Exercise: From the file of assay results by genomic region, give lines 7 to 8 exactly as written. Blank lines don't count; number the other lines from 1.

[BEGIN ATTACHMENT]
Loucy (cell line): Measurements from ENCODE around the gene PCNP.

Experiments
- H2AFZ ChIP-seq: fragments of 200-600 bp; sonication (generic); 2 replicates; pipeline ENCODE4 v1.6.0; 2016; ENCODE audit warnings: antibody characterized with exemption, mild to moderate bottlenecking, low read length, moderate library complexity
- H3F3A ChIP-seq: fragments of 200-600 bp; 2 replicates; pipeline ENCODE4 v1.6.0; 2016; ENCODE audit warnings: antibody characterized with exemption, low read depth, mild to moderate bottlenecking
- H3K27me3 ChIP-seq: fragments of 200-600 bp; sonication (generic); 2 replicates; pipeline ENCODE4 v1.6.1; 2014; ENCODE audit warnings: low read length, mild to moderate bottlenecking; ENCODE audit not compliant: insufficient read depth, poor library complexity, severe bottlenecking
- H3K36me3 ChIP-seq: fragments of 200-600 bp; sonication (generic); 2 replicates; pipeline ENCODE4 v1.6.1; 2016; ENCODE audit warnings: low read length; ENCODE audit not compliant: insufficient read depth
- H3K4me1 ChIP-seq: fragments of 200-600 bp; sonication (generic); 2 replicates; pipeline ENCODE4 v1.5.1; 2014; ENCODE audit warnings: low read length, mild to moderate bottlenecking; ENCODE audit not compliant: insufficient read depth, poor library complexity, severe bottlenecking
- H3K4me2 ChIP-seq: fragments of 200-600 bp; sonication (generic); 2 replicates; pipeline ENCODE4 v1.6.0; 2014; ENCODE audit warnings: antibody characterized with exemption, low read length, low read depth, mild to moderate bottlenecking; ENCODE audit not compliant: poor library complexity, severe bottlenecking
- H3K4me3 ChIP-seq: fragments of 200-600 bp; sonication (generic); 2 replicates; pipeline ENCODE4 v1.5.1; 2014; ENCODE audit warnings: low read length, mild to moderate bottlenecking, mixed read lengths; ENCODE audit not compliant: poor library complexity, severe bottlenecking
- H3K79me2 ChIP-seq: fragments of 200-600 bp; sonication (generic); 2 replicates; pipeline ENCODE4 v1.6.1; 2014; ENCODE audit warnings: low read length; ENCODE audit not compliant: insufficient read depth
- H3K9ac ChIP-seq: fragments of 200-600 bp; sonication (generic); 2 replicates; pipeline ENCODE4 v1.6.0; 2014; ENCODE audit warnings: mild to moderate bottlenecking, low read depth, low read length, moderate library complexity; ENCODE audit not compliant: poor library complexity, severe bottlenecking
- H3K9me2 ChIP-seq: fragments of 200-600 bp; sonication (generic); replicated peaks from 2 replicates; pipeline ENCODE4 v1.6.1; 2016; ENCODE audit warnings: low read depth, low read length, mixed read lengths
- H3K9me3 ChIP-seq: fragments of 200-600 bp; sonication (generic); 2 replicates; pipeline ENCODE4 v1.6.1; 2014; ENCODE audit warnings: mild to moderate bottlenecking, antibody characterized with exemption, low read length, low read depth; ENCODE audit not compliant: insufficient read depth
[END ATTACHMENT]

- H3K4me1 ChIP-seq: fragments of 200-600 bp; sonication (generic); 2 replicates; pipeline ENCODE4 v1.5.1; 2014; ENCODE audit warnings: low read length, mild to moderate bottlenecking; ENCODE audit not compliant: insufficient read depth, poor library complexity, severe bottlenecking
- H3K4me2 ChIP-seq: fragments of 200-600 bp; sonication (generic); 2 replicates; pipeline ENCODE4 v1.6.0; 2014; ENCODE audit warnings: antibody characterized with exemption, low read length, low read depth, mild to moderate bottlenecking; ENCODE audit not compliant: poor library complexity, severe bottlenecking